My husband, Kevin Yager, a staff scientist at Brookhaven National Laboratory, works at the Center for Functional Nanomaterials using scattering data from x-rays to probe the structure of matter. One night I asked him how exactly the science of x-ray scattering works. He explained that X-rays “scatter” off of all the atoms/particles in the sample and the intensity is measured by a detector. He can then calculate the structure of the material, using the Fast Fourier Transform (FFT) algorithm. He started to explain FFT to me, but I interrupted him because I use FFT all the time in computer music. The same algorithm he uses to determine the structure of matter, musicians use to separate frequency content from time. When I was researching this post, I found a site for computer music which actually discusses x-ray scattering as a precursor for FFT used in sonic applications.
To date, most sonifications have used data which changes over time – a fly’s wings flapping, a heartbeat, a radiation signature. Except in special cases Kevin’s data does not exist in time – it is a single snapshot. But because data from x-ray scattering is a Fourier Transform of the real-space density distribution, we could use additive synthesis, using multiple simultaneous sine waves, to represent different spatial modes. Using this method, we swept through his data radially, like a clock hand, making timbre-based sonifications from the data by synthesizing sine waves using with the loudness based on the intensity of the scattering data and frequency based on the position.
We played a lot with the settings of the additive synthesis, including the length of the sound, the highest frequency and even the number of frequency bins (going back to the clock metaphor – pretend the clock hand is a ruler – the number of frequency bins would be the number of demarcations on the ruler) arriving eventually at set of optimized variables.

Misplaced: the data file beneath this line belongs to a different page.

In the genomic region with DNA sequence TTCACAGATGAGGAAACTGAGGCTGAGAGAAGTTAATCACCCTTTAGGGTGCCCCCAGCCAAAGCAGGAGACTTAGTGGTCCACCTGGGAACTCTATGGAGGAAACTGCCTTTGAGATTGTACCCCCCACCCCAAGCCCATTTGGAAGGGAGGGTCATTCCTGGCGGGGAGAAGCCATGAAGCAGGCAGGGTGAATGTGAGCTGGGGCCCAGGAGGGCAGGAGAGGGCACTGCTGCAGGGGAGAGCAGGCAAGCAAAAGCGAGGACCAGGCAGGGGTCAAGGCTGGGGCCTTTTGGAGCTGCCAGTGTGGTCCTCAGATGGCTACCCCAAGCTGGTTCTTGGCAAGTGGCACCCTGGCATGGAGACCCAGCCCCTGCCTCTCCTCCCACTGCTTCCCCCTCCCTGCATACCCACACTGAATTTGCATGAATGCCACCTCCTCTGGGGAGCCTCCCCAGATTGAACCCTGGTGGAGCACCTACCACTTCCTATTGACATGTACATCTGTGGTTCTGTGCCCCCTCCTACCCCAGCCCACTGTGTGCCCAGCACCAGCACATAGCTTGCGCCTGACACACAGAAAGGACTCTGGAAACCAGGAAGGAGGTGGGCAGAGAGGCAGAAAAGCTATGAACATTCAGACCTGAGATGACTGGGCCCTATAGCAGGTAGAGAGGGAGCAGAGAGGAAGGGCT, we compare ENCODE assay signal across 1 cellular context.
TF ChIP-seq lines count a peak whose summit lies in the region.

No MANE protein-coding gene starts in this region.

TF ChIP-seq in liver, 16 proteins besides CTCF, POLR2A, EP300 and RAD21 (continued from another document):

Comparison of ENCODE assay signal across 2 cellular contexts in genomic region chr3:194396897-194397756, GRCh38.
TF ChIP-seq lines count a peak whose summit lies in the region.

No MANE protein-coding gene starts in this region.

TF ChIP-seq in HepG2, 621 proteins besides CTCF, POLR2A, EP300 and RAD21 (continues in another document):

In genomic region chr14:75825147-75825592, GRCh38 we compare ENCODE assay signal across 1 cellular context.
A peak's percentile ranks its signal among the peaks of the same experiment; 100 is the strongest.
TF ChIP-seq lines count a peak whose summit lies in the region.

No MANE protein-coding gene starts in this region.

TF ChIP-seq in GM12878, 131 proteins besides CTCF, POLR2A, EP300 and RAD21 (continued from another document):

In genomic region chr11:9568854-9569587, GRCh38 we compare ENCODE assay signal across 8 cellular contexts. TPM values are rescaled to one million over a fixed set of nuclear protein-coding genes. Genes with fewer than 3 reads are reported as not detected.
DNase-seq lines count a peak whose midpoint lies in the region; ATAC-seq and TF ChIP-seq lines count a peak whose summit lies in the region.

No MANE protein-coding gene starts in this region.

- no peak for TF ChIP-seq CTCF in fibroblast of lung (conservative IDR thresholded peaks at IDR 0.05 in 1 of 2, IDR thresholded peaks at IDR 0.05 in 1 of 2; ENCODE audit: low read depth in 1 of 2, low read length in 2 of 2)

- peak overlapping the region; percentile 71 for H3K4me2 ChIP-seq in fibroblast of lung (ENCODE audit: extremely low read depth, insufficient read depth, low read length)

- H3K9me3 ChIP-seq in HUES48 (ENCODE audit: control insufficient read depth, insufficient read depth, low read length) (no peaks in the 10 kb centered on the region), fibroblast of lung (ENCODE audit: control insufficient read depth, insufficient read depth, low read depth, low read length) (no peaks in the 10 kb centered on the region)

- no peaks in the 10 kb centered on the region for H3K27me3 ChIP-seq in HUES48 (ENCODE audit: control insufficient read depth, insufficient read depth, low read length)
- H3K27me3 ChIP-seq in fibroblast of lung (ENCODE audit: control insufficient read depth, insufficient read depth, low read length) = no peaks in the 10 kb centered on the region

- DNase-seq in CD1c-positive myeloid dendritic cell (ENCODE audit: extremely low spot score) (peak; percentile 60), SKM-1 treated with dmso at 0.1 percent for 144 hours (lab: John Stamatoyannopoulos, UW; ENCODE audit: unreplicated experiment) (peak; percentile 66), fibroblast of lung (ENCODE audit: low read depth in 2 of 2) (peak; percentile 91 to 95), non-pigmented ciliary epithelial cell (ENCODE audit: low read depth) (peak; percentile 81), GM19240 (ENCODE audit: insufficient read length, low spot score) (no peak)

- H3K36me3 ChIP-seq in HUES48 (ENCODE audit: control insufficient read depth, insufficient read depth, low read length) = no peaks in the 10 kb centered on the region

Here is one version of the track we created using 10 frequency bins:
Here is one we created using 2000:
And here is one we created using 50 frequency bins, which we settled on:
On a software synthesizer this would be like the default setting. In the future we hope to have an interactive graphic user interface where sliders control these variables, just like a musician tweaks the sound of a synth, so scientists can bring out, or mask aspects of the data.
To hear what that would be like, here are a few tracks that vary length:
Finally, here is a track we created using different mappings of frequency and intensity:
Having these sliders would reinforce to the scientists that we are not creating “the sound of a metallic alloy,” we are creating one sonic representation of the data from the metallic alloy.
It is interesting that such a representation can be vital to scientists. At first, my husband went along with this sonification project as more of a thought experiment rather than something that he thought would actually be useful in the lab, until he heard something distinct about one of those sounds, suggesting that there was a misaligned sample. Once Kevin heard that glitched sound (you can hear it in the video above), he was convinced that sonification was a useful tool for his lab. He and his colleagues are dealing with measurements 1/25,000th the width of a human hair, aiming an X-ray through twenty pieces of equipment to get the beam focused just right. If any piece of equipment is out of kilter, the data can’t be collected. This is where our ears’ non-directionality is useful. The scientist can be working on his/her computer and, using ambient sound, know when a sample is misaligned.
It remains to be seen/heard if the sonifications will be useful to actually understand the material structures. We are currently running an experiment using Mechanical Turk to determine this kind of multi-modal display (using vision and audio) is actually helpful. Basically we are training people on just the images of the scattering data, and testing how well they do, and training another group of people on the images plus the sonification and testing how well they do.